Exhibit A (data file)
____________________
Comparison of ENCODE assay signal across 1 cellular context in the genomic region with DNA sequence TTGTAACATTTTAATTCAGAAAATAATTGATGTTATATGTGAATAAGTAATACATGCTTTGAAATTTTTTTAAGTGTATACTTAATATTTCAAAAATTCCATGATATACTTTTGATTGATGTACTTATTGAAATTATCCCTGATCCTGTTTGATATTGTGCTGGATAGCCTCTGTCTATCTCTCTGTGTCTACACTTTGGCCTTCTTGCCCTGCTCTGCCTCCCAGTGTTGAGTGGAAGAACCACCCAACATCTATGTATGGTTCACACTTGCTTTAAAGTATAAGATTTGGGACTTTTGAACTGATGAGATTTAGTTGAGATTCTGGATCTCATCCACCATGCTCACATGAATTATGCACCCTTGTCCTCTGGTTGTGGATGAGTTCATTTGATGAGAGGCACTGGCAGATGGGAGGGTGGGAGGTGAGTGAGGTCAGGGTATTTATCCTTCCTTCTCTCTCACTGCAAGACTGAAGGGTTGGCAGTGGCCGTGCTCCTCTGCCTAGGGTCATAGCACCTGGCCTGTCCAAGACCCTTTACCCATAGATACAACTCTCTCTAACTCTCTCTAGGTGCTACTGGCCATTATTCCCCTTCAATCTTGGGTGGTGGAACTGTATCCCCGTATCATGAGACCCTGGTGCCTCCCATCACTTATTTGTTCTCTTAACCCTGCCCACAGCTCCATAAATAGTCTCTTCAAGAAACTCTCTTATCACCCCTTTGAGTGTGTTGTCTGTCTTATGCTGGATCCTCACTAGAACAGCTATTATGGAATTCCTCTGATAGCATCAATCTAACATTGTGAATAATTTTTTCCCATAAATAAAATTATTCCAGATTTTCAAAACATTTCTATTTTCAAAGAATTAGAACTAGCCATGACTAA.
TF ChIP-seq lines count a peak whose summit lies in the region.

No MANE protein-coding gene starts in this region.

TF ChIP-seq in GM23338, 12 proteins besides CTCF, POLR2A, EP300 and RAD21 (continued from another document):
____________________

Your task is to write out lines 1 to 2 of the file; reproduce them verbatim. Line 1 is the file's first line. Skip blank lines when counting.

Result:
Comparison of ENCODE assay signal across 1 cellular context in the genomic region with DNA sequence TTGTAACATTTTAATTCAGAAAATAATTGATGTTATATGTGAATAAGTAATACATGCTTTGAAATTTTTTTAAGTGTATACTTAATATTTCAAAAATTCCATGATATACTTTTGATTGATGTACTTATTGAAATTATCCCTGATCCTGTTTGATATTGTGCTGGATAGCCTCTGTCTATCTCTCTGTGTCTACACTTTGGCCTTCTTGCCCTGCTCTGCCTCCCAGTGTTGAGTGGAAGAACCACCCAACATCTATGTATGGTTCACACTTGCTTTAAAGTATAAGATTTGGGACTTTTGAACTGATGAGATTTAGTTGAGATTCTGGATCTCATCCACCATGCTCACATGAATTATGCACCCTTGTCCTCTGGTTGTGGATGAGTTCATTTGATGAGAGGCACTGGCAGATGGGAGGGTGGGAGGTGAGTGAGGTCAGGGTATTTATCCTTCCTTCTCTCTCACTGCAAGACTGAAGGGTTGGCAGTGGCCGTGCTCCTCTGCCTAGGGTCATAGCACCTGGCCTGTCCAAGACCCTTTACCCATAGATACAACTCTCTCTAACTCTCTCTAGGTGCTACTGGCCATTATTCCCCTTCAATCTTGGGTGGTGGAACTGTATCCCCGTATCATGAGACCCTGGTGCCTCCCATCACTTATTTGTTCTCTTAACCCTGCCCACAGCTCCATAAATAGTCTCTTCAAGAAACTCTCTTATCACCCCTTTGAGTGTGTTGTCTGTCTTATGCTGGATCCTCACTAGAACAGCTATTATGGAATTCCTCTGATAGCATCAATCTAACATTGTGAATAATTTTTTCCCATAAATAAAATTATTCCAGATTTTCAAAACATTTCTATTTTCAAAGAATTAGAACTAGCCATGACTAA.
TF ChIP-seq lines count a peak whose summit lies in the region.